The Progress Singapore Party has issued a statement on July 19, signalling that those in the party have closed ranks and its members are united in their support for the party's leaders and the two Non-Constituency Members of Parliament Leong Mun Wai and Hazel Poa.
This was after Today reported that some members of the opposition party felt that PSP's stance on the India-Singapore Comprehensive Economic Cooperation Agreement (CECA) and the debate in Parliament could be construed as singling out a certain race and nationality.
In response to the murmurings of dissent, PSP's statement said a closed-door meeting was held on July 18 between PSP's secretary-general Francis Yuen Kin Pheng and party chairman Tan Cheng Bock with several party members to address concerns.
PSP not about race but jobs
"In the meeting, party leaders re-emphasised the party's stand that the debate is about the jobs of Professionals, Managers, Executives and Technicians (PMET) and has nothing to do with race," the PSP statement said.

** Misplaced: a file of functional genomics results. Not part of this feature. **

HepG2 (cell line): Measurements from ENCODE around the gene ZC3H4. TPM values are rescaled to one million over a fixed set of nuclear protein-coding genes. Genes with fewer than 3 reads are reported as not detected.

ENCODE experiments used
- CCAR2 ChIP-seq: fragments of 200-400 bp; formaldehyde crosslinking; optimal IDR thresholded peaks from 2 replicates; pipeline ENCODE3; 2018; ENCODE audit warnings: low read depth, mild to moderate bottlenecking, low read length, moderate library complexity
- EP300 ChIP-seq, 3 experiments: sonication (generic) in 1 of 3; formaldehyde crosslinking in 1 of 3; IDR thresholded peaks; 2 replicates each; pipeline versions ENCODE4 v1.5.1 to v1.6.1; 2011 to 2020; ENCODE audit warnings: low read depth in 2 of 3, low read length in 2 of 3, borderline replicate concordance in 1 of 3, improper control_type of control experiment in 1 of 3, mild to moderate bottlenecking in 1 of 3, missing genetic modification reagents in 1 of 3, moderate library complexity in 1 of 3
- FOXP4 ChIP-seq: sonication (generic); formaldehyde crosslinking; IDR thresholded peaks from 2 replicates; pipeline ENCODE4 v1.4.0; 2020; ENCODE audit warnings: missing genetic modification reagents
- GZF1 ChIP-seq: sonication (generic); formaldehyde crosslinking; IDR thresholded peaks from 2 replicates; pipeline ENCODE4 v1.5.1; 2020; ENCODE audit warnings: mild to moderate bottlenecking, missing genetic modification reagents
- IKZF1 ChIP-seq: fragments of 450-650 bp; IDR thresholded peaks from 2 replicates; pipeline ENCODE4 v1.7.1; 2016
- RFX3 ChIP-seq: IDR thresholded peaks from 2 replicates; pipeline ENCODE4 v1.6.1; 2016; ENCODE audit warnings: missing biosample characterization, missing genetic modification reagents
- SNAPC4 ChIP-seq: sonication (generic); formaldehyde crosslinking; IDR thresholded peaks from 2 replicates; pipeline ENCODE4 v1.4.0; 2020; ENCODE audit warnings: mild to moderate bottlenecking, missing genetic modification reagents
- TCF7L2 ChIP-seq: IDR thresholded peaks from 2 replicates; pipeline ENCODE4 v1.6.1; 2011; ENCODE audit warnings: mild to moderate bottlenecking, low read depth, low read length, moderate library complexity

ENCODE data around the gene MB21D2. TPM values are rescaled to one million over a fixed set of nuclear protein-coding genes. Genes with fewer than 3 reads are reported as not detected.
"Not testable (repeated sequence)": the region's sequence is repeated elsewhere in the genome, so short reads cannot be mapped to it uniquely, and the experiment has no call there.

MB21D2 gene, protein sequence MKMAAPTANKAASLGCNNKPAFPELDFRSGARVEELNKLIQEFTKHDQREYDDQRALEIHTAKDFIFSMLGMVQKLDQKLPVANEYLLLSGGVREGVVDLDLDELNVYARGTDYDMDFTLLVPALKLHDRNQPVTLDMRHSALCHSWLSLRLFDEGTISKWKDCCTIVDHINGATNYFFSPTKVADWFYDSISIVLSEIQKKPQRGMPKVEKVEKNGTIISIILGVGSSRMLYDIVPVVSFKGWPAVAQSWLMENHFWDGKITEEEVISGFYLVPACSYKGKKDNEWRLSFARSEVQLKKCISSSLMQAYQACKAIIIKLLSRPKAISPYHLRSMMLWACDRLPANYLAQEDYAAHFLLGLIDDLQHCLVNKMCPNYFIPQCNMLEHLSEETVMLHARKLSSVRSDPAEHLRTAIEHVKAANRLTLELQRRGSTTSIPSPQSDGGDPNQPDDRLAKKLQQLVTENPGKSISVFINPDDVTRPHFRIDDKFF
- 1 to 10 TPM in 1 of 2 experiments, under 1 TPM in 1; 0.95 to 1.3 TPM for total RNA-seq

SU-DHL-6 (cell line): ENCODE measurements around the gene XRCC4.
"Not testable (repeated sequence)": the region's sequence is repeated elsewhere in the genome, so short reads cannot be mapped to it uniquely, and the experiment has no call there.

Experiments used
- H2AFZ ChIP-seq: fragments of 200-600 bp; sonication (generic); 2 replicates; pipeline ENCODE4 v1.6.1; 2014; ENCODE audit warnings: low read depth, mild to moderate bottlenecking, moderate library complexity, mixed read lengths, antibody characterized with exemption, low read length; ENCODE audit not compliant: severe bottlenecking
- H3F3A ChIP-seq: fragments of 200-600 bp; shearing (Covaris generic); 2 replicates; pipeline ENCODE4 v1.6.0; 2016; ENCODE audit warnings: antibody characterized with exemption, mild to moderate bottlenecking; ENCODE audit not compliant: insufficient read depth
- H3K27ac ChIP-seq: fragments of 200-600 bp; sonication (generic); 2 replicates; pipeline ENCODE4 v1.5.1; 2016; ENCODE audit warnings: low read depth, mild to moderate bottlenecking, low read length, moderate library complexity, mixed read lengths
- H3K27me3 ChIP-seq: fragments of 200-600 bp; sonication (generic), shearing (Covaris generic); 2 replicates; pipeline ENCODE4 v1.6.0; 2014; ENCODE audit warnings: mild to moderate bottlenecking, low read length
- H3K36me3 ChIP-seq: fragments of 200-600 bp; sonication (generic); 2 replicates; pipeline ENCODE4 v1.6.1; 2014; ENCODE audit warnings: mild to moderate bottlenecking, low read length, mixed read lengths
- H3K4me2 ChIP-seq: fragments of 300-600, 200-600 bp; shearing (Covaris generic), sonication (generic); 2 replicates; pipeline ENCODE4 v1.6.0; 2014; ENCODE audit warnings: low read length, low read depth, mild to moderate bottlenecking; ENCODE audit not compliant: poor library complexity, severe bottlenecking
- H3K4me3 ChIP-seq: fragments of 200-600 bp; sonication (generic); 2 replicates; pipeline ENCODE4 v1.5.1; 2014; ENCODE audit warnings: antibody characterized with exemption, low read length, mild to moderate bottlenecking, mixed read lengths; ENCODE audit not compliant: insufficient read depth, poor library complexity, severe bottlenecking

"The focus is on the fair treatment of Singaporeans and protection of Singaporeans' jobs and wages."
The discussion and exchange of candid views between party leadership and members concluded with unified support for Leong and Poa.
What was previously reported
Today reported on July 16 that several PSP members said that the emphasis on CECA could give the impression that PSP was putting the spotlight on Indians, and inadvertently appearing nationalistic and racist.
NCMPs Leong and Poa had engaged with government ministers over CECA in Parliament in July.
They eventually did not unequivocally withdraw their claim that CECA allowed the unfettered entry of certain Indian professionals here, even though they conceded that the movement of people under CECA was not used “as a bargaining chip” during trade negotiations.
PSP members go on record to state discomfort
Out of three PSP members quoted by Today, one was anonymous while the other two were identified as Khush Chopra and Abhijit Dass.
The anonymous source said focusing on CECA was "cheap politics" and that several party members shared the same sentiments, but declined to say how many.
Chopra said he does not believe the party is xenophobic or racist, but the focus on CECA has an impact on how the party is portrayed publicly.
Abhijit said the party was engaged in a debate with racial elements surfacing but did not realise it.